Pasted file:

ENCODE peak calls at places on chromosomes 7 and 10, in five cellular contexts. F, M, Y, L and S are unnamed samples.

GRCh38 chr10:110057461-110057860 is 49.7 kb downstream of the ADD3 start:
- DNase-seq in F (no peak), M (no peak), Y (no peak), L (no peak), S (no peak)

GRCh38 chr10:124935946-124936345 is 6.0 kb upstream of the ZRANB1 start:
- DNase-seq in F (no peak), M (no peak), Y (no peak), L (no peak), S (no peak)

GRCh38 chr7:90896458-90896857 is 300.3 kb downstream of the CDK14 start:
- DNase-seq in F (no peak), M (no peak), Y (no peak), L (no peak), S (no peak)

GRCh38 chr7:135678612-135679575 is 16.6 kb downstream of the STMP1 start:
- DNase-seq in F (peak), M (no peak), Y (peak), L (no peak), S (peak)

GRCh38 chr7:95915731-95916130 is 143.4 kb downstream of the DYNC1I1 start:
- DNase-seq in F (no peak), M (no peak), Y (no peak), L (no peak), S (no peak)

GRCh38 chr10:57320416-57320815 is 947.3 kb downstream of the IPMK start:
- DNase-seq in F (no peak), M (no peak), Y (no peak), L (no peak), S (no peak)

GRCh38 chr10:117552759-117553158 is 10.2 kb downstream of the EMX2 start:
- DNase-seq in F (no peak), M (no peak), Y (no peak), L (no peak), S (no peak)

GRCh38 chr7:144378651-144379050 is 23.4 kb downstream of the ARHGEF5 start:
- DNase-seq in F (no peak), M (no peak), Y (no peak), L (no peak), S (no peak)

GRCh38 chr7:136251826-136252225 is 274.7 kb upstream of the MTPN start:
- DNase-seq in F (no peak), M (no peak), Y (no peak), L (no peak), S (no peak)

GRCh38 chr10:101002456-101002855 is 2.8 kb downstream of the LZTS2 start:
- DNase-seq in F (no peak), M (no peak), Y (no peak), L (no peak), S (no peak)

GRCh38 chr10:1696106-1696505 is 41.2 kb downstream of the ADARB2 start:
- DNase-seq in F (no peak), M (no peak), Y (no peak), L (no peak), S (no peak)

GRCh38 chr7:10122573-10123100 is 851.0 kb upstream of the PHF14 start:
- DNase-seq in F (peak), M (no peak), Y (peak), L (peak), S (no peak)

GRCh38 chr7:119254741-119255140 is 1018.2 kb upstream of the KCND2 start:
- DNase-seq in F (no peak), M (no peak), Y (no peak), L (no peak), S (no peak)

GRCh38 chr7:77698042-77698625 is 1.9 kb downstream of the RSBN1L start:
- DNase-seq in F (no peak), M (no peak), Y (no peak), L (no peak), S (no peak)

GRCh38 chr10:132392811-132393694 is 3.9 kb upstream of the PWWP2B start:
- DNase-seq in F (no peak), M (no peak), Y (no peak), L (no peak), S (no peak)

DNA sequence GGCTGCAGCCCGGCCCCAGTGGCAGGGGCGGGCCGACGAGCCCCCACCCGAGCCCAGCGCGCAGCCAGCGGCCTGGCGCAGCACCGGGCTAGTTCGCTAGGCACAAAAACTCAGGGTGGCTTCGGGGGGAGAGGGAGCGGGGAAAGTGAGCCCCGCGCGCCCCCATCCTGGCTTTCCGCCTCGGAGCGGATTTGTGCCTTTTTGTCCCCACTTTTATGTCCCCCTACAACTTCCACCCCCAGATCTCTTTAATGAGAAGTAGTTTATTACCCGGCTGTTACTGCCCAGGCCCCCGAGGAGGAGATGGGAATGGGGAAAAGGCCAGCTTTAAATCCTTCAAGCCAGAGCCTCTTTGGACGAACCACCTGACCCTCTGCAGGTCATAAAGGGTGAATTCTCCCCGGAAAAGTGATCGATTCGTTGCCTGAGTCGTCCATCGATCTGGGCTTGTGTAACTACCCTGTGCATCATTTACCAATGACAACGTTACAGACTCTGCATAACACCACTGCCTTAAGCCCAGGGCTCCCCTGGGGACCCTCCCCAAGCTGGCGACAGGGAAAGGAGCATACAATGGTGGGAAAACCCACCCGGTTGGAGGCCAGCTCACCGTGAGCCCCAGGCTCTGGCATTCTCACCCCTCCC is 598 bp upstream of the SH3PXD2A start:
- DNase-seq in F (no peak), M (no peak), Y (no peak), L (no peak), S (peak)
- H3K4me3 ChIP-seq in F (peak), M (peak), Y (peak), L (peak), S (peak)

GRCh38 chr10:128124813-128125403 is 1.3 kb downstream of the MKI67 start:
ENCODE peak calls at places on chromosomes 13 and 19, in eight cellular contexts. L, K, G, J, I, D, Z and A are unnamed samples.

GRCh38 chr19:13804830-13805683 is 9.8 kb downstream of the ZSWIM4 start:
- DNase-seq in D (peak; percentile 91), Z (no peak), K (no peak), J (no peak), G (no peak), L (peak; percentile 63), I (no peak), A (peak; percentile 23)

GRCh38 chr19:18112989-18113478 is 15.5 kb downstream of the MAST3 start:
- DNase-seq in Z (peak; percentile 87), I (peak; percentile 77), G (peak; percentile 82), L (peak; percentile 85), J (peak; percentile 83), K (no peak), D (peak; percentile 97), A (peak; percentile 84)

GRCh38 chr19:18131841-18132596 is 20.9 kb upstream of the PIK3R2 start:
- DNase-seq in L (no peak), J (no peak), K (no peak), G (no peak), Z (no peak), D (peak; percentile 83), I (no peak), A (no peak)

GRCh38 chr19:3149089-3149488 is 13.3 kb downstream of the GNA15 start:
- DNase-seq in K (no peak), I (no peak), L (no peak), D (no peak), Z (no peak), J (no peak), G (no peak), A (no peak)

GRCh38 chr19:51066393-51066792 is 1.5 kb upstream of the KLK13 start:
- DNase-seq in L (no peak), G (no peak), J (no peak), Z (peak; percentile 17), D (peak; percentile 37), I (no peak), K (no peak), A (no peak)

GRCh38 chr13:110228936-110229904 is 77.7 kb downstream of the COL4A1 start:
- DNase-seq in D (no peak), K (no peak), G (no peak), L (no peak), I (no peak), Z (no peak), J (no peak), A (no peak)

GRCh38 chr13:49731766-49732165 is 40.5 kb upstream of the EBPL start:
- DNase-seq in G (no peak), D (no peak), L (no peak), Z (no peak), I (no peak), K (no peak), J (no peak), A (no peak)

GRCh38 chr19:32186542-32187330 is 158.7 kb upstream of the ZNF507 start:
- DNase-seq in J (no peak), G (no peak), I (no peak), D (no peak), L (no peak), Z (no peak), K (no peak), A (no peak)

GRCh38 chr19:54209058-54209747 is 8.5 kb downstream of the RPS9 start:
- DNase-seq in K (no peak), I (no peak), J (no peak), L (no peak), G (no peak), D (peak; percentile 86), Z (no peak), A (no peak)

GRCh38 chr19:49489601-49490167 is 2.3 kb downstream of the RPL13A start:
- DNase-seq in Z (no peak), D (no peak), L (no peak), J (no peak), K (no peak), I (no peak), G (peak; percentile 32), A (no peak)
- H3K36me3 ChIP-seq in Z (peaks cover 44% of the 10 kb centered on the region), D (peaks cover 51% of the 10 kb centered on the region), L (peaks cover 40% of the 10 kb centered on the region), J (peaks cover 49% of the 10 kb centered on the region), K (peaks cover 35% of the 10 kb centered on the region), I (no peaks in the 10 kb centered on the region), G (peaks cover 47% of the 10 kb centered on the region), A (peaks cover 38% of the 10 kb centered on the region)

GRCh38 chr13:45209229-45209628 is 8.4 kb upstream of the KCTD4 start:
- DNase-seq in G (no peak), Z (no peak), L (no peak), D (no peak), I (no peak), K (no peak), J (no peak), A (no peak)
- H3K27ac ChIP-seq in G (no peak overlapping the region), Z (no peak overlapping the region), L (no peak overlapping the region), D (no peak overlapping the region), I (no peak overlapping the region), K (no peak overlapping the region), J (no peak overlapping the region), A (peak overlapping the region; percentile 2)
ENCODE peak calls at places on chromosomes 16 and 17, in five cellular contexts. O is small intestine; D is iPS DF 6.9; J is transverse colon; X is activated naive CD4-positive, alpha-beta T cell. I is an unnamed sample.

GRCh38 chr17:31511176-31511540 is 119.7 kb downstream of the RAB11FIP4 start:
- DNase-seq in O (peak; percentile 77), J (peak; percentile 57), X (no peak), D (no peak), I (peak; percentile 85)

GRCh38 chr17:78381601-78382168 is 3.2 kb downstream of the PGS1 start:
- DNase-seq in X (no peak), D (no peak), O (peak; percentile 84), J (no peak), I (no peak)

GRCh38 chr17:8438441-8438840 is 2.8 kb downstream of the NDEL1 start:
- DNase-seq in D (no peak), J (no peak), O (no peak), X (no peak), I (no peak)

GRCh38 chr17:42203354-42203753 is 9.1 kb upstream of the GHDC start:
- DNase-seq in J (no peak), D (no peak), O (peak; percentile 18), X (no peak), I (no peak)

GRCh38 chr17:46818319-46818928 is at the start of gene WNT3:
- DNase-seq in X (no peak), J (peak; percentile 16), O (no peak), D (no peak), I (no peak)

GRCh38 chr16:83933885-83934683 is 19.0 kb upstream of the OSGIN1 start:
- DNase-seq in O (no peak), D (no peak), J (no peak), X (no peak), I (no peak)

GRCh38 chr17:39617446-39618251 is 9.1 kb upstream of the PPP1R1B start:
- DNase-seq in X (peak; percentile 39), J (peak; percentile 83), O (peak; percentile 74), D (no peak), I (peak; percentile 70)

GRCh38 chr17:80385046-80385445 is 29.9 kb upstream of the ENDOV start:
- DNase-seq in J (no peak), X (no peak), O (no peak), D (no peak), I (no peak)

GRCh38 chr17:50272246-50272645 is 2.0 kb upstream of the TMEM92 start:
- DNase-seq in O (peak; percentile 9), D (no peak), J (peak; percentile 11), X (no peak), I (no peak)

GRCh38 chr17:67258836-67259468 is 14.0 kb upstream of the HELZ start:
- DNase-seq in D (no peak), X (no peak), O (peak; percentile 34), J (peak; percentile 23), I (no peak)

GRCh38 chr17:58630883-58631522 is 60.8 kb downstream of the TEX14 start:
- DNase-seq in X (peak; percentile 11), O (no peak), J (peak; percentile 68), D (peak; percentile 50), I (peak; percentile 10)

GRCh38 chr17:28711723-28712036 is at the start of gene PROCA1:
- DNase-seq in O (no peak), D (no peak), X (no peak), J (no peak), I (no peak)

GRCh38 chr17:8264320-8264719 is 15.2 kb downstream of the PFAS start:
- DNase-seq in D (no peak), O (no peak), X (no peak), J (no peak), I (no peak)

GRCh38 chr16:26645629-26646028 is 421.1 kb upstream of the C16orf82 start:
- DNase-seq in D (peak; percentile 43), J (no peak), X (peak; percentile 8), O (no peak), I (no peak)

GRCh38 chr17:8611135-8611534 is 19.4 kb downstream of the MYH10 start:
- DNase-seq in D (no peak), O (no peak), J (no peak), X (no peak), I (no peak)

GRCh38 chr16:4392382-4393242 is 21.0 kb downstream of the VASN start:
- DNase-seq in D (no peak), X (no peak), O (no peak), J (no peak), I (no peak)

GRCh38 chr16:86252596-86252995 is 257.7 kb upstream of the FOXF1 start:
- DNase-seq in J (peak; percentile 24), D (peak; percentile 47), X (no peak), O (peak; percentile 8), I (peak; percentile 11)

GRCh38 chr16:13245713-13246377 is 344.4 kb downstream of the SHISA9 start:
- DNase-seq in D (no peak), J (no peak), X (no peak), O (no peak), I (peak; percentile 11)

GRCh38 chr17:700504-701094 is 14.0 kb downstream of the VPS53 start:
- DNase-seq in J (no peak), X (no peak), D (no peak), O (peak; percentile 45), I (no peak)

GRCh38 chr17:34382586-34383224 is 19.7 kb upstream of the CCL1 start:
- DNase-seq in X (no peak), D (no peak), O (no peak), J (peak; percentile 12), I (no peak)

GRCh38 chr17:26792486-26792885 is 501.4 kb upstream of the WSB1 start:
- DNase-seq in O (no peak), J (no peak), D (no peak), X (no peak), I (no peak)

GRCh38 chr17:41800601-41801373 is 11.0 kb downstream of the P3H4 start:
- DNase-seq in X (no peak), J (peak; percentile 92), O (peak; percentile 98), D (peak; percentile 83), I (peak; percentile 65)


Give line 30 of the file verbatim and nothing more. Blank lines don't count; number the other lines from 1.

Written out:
GRCh38 chr10:132392811-132393694 is 3.9 kb upstream of the PWWP2B start: